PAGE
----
Why you should watch it
It seems strange in what is arguably an over-sexualised era to think that, once upon a time, sex was something only suitable to be discussed between married couples.
The change in attitudes is due, in large part, to the work of Dr William Masters and Virginia Johnson, two researchers who pioneered investigations into human sexual response and published their findings in two major reports that arguably stimulated (if you excuse the pun) a sexual revolution the 1960s and early 1970s.
It’s not difficult to imagine that the real lives of individuals such as Masters and Johnson were as interesting and unconventional as the subject into which they were researching, so a TV series about them and their lives should be highly watchable. So it is that Masters of Sex – now in its second season on More4 – explores the research and the relationship between Masters (Michael Sheen) and Johnson (Lizzy Caplan).
Series 1 – which was nominated for the Best Drama Series at the 2014 Golden Globe Awards – looked at the early research, plus the relationships of not only Masters and Johnson, but also the other staff around them at the obstetrics and gynaecology department of Washington University in St Louis.
Season Two kicks off with Masters having to look for a new job and separated from Johnson professionally – but not personally. Masters is having to compromise his work for the sake of his marriage and Johnson finds life difficult at the hospital, thanks to rumours about her role in the research and the attitudes of the other staff.
The story of these groundbreaking individuals is a fascinating human story, but it is also significant in showing how their attitudes to sex, combined with their medical expertise and inquiring minds, led to a huge societal change – one that has had massive repercussions for all of us growing up in the wake of their reports.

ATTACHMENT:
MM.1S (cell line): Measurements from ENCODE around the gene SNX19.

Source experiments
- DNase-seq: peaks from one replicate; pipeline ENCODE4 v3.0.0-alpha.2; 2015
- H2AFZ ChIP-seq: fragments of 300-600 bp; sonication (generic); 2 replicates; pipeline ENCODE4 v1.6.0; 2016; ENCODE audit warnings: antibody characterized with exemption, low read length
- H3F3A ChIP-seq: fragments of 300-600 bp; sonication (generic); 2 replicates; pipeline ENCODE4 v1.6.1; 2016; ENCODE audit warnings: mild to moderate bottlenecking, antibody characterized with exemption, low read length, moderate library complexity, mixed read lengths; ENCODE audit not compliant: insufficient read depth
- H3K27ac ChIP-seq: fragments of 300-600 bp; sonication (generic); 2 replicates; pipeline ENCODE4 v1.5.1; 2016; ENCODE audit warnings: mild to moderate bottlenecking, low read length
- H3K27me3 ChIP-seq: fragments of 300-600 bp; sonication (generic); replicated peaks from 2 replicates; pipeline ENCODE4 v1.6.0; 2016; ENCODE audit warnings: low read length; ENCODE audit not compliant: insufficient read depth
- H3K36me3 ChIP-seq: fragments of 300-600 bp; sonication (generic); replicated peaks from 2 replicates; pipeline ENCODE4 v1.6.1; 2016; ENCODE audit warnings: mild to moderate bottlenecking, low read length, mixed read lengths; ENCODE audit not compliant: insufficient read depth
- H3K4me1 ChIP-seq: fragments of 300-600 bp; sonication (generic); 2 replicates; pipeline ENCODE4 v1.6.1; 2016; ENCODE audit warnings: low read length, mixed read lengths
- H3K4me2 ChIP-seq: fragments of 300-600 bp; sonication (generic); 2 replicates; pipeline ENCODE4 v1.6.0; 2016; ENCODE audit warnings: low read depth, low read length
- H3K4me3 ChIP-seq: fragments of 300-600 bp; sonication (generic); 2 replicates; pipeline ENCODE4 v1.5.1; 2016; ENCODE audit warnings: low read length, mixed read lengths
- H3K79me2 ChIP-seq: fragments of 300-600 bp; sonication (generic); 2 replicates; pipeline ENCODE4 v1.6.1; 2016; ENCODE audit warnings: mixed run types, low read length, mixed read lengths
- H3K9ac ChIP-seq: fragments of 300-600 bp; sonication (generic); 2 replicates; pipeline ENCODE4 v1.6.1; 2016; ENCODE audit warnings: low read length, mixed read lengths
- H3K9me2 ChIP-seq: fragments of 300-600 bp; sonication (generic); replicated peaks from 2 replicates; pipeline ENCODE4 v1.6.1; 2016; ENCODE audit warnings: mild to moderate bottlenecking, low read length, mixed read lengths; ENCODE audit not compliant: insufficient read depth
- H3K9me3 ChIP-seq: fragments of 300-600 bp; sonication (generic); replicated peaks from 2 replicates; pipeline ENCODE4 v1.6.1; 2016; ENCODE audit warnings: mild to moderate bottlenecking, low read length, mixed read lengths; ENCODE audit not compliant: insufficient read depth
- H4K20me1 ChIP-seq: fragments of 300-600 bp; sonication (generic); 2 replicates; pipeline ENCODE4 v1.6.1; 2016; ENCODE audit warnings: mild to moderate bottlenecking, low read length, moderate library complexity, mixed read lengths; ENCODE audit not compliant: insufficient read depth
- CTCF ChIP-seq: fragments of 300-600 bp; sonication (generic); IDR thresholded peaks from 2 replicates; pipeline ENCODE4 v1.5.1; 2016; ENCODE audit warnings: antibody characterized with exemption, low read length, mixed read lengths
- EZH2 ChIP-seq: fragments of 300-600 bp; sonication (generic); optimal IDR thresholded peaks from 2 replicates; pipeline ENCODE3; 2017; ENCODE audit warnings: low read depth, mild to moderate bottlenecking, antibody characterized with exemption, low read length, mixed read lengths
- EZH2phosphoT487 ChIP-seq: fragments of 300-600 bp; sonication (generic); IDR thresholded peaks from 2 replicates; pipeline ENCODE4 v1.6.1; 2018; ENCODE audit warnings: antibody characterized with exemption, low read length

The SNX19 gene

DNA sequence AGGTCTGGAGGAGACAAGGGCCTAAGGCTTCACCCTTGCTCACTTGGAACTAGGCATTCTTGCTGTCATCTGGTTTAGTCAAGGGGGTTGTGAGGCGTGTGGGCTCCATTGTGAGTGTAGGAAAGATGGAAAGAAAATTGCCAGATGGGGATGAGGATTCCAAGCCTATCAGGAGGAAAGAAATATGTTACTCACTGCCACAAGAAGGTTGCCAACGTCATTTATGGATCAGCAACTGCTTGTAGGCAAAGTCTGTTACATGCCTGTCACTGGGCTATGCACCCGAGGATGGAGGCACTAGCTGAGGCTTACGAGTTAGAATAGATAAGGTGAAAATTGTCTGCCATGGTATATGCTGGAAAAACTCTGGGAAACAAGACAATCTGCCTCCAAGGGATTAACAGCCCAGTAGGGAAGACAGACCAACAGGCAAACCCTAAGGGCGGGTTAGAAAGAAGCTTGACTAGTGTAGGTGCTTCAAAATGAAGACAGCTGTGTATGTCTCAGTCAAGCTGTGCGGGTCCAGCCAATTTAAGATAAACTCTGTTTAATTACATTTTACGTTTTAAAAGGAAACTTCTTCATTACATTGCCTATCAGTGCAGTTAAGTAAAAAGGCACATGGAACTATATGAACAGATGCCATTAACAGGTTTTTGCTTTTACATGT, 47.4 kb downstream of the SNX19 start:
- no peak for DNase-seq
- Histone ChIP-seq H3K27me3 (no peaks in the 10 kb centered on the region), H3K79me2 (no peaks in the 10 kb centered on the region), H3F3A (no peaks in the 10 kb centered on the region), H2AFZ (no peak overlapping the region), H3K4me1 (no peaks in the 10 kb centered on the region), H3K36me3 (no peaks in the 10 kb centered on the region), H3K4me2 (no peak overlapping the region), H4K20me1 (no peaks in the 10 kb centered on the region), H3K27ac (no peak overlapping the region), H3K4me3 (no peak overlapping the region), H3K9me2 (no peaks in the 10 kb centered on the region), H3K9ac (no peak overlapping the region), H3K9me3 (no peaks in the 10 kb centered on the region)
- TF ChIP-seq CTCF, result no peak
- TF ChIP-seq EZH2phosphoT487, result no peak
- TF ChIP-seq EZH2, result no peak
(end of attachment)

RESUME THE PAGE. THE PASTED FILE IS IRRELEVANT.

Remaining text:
Who to look out for
Michael Sheen – again playing a real-life character after his turns as David Frost, Tony Blair and Brian Clough – again demonstrates why is he is currently one of this country’s leading actors.
Lizzy Caplan as Virginia Johnson embodies the sexual charisma that the real-life Johnson was said to have.
There are also plenty of other outstanding performances from actors with serious credentials, including Beau Bridges, Alison Janney, René Auberjonois and Danny Huston. And look out for controversial comedian Sarah Silverman later in the series.
Series 2 continued pretty much straight after the end of the first series, but the relationships of Masters, Johnson and the other characters are about to become even more tangled.
The halfway point of the series also sees the chronology taking a sudden change, jumping three years ahead. This should be an interesting narrative move, trusting the audience to take a leap of faith and no doubt introducing a number of new characters at the same time.
There’s a lot more drama to come and, with a third series also being commissioned, we can look forward to the intriguing story of the people behind modern sexual mores continuing.